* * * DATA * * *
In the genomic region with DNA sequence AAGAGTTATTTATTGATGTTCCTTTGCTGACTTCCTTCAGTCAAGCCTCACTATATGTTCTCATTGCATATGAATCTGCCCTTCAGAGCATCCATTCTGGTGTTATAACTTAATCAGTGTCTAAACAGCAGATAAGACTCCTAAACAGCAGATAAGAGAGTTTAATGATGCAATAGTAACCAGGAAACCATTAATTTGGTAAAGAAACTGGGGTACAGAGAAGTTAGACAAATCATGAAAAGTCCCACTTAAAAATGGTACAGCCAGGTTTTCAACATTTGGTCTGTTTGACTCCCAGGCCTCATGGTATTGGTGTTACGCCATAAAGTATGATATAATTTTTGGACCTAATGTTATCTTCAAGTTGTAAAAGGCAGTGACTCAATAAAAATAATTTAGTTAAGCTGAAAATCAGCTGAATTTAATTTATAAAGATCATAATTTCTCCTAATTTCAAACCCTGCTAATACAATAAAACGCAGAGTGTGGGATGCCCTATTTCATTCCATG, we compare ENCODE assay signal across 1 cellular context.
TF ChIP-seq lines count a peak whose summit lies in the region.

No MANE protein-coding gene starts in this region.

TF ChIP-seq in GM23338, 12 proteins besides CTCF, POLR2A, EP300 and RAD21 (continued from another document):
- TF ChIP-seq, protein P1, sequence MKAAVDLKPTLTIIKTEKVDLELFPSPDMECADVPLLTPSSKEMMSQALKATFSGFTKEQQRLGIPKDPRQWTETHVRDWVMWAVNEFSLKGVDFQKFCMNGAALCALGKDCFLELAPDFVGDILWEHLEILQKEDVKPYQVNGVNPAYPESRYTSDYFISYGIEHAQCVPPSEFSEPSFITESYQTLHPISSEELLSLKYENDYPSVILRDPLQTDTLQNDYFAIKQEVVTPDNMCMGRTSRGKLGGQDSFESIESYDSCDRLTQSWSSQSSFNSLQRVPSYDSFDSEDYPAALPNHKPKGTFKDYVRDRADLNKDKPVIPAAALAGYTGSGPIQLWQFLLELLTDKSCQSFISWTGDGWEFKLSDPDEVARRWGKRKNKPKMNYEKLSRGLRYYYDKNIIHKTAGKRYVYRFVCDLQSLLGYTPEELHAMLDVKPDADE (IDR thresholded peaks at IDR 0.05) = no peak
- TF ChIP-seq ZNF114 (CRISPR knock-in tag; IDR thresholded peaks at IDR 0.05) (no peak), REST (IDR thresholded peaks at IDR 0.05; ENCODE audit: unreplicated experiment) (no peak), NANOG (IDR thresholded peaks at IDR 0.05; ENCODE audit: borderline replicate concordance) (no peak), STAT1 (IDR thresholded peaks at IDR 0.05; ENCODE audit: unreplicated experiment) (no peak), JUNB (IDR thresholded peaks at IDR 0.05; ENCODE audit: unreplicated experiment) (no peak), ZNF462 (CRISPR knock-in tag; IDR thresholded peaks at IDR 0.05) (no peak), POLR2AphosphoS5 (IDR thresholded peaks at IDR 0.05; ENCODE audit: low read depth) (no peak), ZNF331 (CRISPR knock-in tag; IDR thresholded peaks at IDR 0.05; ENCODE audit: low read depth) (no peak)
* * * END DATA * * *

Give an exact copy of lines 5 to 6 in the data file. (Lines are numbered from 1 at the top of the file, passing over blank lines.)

- TF ChIP-seq, protein P1, sequence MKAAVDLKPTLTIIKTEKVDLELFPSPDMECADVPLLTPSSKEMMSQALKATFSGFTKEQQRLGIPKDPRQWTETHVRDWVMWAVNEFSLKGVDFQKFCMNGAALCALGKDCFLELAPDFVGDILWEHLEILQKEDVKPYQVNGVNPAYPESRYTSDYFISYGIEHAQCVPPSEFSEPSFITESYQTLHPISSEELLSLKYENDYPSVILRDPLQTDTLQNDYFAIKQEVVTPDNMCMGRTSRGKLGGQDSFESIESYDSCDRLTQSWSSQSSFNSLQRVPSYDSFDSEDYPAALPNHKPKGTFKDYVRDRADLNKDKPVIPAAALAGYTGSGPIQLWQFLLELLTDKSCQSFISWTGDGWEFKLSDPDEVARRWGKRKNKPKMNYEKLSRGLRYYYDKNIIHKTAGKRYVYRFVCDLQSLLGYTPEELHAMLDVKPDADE (IDR thresholded peaks at IDR 0.05) = no peak
- TF ChIP-seq ZNF114 (CRISPR knock-in tag; IDR thresholded peaks at IDR 0.05) (no peak), REST (IDR thresholded peaks at IDR 0.05; ENCODE audit: unreplicated experiment) (no peak), NANOG (IDR thresholded peaks at IDR 0.05; ENCODE audit: borderline replicate concordance) (no peak), STAT1 (IDR thresholded peaks at IDR 0.05; ENCODE audit: unreplicated experiment) (no peak), JUNB (IDR thresholded peaks at IDR 0.05; ENCODE audit: unreplicated experiment) (no peak), ZNF462 (CRISPR knock-in tag; IDR thresholded peaks at IDR 0.05) (no peak), POLR2AphosphoS5 (IDR thresholded peaks at IDR 0.05; ENCODE audit: low read depth) (no peak), ZNF331 (CRISPR knock-in tag; IDR thresholded peaks at IDR 0.05; ENCODE audit: low read depth) (no peak)